So how do keep your email newsletter fresh and your engagement results rising? Follow these tips (and I’ll throw in a bonus if you read now!)

Create a Persona:

Creating a persona for your target audience is like giving away a free set of knives with purchase; sounds silly, but it’s really successful! The more you target and hone in on your audience, the more you’ll understand what they want out of a newsletter. Take theSkimm, for example. It’s a new daily newsletter written by two female journalists, containing brief and informative news headlines written in a relatable tone, geared towards young, busy professionals, specifically women. Two housemates, friends and former news producers at NBC created the wildly successful newsletter, which quickly topped 100,000 readers and growing. In this article/interview with Mashable, the creators, Carly Zakin and Danielle Weisberg stated that they identified a need by a specific group. “We saw that our friends — primarily our girlfriends — would come to us and say they were too busy to find out what happened in the world today,” said Zakin. “Our marketing strategy will continue to hone in on our target audience — leading millennial women,” Weisberg said.

Monitor & Analyze:

There’s more to email newsletter analytics than the number of opens and clicks you receive. Taking time to dig deeper into your readers’ behavior will open your world to a plethora of knowledge about their reading habits and desires. The knowledge you obtain should consistently shape and evolve your newsletter into a successful machine. When Ron created the Chop-O-Matic, he didn’t stop there. Shortly after came the Veg-O-Matic and the Dial-O-Matic. Why? Because he consistently evolved his products to meet his customers’ needs.

So what should you look for, specifically, in your email newsletter?

  • Link Types – What types of links are your readers clicking? Are they clicking on call-to-action buttons, headlines, images, or text links more often? Take a little extra time to add tracking codes on each individual link so you can see in your reporting, what types of links are getting clicked on the most. It’s fairly easy; all you need to do is add a question mark and some text at the end of each URL.

Here’s an example:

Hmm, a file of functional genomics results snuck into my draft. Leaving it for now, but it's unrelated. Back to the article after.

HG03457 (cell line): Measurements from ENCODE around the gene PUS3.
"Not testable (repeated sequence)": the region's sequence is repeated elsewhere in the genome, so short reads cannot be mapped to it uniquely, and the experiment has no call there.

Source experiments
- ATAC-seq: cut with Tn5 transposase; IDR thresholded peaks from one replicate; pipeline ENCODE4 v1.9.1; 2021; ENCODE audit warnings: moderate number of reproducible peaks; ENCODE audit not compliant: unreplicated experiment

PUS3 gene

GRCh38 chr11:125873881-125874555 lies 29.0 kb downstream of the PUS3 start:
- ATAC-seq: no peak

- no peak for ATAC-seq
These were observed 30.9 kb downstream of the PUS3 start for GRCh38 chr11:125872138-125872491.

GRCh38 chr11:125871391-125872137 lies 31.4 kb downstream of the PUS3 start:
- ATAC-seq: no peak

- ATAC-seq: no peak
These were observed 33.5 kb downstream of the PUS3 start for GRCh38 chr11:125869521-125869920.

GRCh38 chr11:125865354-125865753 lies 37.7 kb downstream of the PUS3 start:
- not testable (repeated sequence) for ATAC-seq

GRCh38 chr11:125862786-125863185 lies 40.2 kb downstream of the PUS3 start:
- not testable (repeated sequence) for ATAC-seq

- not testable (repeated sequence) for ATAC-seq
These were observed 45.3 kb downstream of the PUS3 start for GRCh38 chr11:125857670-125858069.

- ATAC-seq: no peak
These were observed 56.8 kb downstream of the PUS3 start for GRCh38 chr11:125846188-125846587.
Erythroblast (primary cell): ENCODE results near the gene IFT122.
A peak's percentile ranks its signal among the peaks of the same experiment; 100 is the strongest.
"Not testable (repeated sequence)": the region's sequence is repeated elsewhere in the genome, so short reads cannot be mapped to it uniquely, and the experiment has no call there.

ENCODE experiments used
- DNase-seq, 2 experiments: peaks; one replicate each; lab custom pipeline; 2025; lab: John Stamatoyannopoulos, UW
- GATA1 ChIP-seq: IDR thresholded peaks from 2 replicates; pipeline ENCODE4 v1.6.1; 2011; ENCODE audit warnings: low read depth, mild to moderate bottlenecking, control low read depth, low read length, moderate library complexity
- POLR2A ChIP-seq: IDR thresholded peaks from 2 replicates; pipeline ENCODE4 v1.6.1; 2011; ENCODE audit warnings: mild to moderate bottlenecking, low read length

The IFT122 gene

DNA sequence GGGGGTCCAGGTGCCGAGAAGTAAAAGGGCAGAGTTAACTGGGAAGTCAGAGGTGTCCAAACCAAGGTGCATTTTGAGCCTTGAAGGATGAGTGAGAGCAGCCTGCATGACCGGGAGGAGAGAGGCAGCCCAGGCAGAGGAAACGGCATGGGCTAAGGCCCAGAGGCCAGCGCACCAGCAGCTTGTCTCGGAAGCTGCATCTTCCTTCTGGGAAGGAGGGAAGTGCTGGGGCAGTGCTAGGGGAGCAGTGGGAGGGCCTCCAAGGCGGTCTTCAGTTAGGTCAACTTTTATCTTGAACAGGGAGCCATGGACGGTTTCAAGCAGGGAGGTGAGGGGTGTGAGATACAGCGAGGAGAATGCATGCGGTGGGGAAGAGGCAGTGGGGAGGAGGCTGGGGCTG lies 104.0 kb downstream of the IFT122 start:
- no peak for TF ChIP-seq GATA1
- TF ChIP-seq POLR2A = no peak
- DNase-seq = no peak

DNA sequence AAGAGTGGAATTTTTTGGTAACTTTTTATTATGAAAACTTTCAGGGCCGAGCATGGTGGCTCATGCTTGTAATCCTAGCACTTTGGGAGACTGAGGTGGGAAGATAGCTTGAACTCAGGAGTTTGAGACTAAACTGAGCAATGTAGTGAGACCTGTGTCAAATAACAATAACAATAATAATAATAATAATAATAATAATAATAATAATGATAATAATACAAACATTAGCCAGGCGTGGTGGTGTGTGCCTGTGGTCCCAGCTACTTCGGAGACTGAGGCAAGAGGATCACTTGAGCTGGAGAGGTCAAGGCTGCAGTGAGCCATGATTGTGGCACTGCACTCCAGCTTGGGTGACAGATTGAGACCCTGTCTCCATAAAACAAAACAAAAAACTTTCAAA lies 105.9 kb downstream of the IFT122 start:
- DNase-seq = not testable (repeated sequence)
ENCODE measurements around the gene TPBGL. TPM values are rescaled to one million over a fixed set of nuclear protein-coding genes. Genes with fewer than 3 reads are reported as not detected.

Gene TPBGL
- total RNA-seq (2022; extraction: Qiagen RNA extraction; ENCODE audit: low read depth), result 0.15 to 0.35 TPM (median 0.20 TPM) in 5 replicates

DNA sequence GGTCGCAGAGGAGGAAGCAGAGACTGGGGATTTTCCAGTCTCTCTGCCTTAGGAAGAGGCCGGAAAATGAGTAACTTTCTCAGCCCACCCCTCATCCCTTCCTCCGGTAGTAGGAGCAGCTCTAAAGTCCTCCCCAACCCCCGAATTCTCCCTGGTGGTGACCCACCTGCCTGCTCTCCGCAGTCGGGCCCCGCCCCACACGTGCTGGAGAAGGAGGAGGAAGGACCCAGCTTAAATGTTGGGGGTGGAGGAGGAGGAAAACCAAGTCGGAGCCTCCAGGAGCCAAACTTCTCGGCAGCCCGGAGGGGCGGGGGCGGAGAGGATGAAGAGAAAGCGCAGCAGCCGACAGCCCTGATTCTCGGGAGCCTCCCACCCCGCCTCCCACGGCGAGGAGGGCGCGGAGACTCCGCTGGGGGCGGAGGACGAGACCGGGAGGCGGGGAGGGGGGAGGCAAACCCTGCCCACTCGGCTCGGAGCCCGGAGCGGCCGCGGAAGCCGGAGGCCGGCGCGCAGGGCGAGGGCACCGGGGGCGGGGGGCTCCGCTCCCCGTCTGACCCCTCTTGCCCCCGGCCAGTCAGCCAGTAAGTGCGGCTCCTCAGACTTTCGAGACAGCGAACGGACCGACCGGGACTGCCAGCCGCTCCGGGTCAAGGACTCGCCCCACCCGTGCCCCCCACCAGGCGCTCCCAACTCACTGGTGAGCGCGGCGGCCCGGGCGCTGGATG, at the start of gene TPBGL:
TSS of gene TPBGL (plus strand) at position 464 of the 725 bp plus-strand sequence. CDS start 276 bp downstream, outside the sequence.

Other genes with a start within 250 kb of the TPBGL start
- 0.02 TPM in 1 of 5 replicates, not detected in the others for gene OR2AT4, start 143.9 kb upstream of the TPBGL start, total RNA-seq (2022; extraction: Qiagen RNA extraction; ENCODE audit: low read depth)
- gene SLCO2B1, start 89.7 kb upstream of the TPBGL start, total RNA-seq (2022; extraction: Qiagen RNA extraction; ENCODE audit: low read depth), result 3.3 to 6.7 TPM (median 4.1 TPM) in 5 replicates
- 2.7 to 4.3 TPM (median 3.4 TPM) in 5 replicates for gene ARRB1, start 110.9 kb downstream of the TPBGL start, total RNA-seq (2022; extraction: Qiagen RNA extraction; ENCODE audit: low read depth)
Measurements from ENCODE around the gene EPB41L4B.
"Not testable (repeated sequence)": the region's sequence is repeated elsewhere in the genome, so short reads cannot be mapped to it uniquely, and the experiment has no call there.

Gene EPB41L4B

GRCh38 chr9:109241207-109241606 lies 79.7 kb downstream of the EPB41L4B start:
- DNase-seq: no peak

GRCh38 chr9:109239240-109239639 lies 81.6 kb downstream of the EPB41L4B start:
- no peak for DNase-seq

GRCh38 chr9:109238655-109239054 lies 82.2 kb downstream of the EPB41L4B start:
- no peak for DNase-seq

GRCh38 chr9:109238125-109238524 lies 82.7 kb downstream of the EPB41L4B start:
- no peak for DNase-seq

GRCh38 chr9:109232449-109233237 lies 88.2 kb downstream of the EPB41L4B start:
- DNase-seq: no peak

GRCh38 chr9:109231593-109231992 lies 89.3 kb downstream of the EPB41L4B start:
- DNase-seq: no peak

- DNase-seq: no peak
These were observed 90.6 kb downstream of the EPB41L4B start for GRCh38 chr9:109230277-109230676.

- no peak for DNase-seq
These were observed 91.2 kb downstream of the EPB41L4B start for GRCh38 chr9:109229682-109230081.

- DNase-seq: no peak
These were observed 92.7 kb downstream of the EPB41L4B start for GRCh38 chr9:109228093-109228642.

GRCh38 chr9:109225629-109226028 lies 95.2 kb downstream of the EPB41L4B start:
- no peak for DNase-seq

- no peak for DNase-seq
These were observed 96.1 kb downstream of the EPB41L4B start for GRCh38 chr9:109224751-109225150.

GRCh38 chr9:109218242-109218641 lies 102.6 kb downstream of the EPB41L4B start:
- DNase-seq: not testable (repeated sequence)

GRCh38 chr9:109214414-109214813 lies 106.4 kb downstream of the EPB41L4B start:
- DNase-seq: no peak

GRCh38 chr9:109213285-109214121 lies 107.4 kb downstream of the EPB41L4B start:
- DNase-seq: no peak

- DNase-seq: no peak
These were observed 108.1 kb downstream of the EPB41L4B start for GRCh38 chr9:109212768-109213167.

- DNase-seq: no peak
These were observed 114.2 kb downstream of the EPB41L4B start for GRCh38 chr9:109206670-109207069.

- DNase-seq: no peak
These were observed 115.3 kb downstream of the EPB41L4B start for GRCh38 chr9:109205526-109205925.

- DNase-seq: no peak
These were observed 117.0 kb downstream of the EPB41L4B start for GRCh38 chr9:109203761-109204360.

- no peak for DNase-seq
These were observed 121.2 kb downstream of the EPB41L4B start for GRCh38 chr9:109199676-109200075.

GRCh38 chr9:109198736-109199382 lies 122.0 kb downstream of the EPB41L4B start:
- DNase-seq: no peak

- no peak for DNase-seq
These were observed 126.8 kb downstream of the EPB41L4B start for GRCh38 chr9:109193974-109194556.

When deciphering VR Buzz newsletter analytics (which has a readership of 500K+), I discovered that VR Buzz newsletter readers prefer to click on 1) Headline links 2) Text links 3) Call-to-action buttons 4) Banner ads. I never would’ve suspected text links would be popular since they’re not large, but time and time again, the results don’t lie!  I began to include more text links in the VR Buzz, and what do you know? The click through rate rose.

  •  Content Trends - What content is resonating with your readers and what topics are the most popular? Look for trends. Are readers clicking on tutorials, guides, videos, blog posts, promotions, updates, events, or recipes more often? Are posts about say, face wash products, more popular than hair care? Do people click on dos and don’ts posts more often than how-tos? If blog posts about dog grooming are booming, put them at the top of your email newsletter. If your upcoming events are stealing the click-through show, include them more often and near the top of your newsletter. Are people going click crazy on your social media icons/pages? Move ‘em up or make them more prominent. Use this information to guide the direction of your content for each newsletter going forward.
  • Location of Clicks  - Are your customers clicking on any of the content, buttons or links below the fold of their monitor screens, or not as often? If not, your newsletter may not be maximizing the user experience. Including a table of contents at the top of your newsletter may help guide customers all the way though from top to bottom. Use the pre-header as a secondary subject line and talk about the content down below. Are your readers only clicking on headlines? They may be strapped for time, or simply want to get to the source. Use this particular information to make it easier for them to get to the content they want.

Evolve Design:

Once you get a feel for your readers’ behaviors and trends, use this to your advantage and evolve your newsletter design. Is your logo at the top large and pushing valuable content down? Make it smaller. Remove unnecessary white space in your header, or nix your intro if it doesn’t include links. Do your customers click on text links? Include clickable headlines, make them big(ger) and/or more prominent. Are readers not clicking the content below? Include a short table of contents and anchor link them directly to each post. Are your article sections lengthy? Make them smaller and use a template with no more than two columns per design (to keep mobile in mind). Are text links not getting much love? Try including call to action buttons to each section instead, or in addition.

Here’s an example of how we updated the VR Buzz from 2011 to 2014. We removed the introduction and the side columns, brought content right up to the top, condensed the table of contents, added more visually pleasing images and more.

BONUS! Segment Your Lists: Because you’ve been such a great reader, I’m throwing in a bonus tip for free! Here goes: Segment your email newsletter lists and watch your most engaged readers’ content consumption closely. Create an “Engaged” list specifically of people who regularly open and click your newsletters (you can easily do this in your VerticalResponse account). People who actively read and click are like eager infomercial callers; they’re ready to shop …for your content, and now!